Kidney Friendly Low Sodium Asian Edamame Pasta Salad

This simple, Kidney Friendly Low Sodium Asian Edamame Pasta Salad is made from shelled edamame, cucumber, pasta, onions, bell pepper, and cilantro. It is full of amazing flavors and is a good source of fiber as well as plant-based proteins. It is low in sodium, saturated fat, and cholesterol, making it a great choice for heart health.

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Kidney friendly low sodium Asian edamame pasta salad

This recipe is kidney friendly

All of the protein in this recipe comes from plant-based sources. Each serving of this recipe contains 14 grams of protein, which is a moderate amount of protein and good for kidney disease. Most of the protein in this recipe comes from edamame. Edamame is known as a “complete protein” because it has all nine essential amino acids that the body needs to work well.  

Another thing that is great about this recipe is that protein from plant-based sources such as edamame is easier on the kidneys and produces less toxic waste. This means that your kidneys don’t have to work super hard to remove the waste generated from the breakdown of plant-based protein.

The amount of sodium in this recipe is low, which is great for both your kidney health and managing your blood pressure. Each serving of this recipe contains 165 mg of sodium. However, if you want to further reduce sodium in this recipe, then substitute the soy sauce with coconut aminos. Coconut aminos are a great way to replace soy sauce, as they contain less sodium when compared to soy sauce but provide the same color and umami flavor that you get from soy sauce.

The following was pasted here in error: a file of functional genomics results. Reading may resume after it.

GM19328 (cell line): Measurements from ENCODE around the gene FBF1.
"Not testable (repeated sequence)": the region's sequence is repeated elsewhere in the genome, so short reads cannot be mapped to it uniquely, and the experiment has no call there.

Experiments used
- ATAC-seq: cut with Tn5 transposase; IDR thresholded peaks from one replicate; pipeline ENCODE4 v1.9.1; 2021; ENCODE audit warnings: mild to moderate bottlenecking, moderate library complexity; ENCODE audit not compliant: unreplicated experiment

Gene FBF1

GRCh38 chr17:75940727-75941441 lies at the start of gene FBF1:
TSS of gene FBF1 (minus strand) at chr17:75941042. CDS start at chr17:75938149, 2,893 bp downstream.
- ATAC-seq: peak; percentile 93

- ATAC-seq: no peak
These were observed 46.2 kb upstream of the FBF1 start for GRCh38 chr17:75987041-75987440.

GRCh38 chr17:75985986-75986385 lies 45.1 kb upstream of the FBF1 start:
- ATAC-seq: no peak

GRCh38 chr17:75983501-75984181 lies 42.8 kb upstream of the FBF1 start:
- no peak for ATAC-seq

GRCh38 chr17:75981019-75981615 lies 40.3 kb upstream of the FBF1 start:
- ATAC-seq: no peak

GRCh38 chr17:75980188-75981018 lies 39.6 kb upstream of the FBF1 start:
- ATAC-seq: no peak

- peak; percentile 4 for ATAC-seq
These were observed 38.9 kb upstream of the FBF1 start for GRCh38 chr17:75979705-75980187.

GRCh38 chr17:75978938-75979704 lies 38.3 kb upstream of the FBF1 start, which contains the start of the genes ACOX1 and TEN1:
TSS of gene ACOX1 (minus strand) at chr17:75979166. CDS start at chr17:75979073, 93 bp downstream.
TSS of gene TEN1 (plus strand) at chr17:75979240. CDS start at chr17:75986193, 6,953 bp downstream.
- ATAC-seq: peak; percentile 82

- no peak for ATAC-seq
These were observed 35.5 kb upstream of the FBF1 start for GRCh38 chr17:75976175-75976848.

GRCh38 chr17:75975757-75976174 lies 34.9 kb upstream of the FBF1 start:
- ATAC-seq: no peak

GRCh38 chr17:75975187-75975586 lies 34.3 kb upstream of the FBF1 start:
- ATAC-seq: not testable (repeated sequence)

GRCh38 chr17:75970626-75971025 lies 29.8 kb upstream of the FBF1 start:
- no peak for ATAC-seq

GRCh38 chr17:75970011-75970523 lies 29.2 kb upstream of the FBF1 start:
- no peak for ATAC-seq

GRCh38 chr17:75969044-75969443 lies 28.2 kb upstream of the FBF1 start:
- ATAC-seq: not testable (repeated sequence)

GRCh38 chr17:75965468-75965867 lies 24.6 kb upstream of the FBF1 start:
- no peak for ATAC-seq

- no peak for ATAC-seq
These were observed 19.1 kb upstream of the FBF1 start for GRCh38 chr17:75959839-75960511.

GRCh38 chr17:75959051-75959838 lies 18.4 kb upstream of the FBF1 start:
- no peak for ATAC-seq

The phosphorus content of this recipe is 204 mg per serving. Since this is a plant-based recipe, only 10–30% of the phosphorus in this recipe is absorbed by the body. This is really good if you are looking to manage your phosphorus intake for hyperphosphatemia. 

This recipe contains moderate amounts of potassium, which is good for people with chronic kidney disease (CKD). Each serving of this recipe contains 478 mg of potassium. People with CKD worry about eating salads because they are concerned about their potassium intake. However, you don’t have to limit your potassium intake unless your healthcare provider has asked you to do so.

If you are on a potassium-restricted diet, then here are a few ways you can lower the potassium in this recipe and make it suitable for your condition. Most of the potassium in this recipe comes from edamame. You can either remove all the edamame from the salad or choose to eat smaller portions. 

Another way is to leach some potassium out of the vegetables. To do so, wash the vegetables with warm water for a few seconds. Then place them in warm water for at least 2 hours. Make sure to use large amounts of water to soak the vegetables. Remove the vegetables from the water and rinse them again with water for a few seconds.

Remember that leaching removes some potassium from vegetables. You still need to be mindful of your total intake of high-potassium vegetables so as not to over-consume these products. Use a combination of the above-mentioned techniques to bring down the potassium in this recipe.

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kidney friendly low sodium asian edamame pasta salad – Great for chronic kidney disease

This recipe is heart-healthly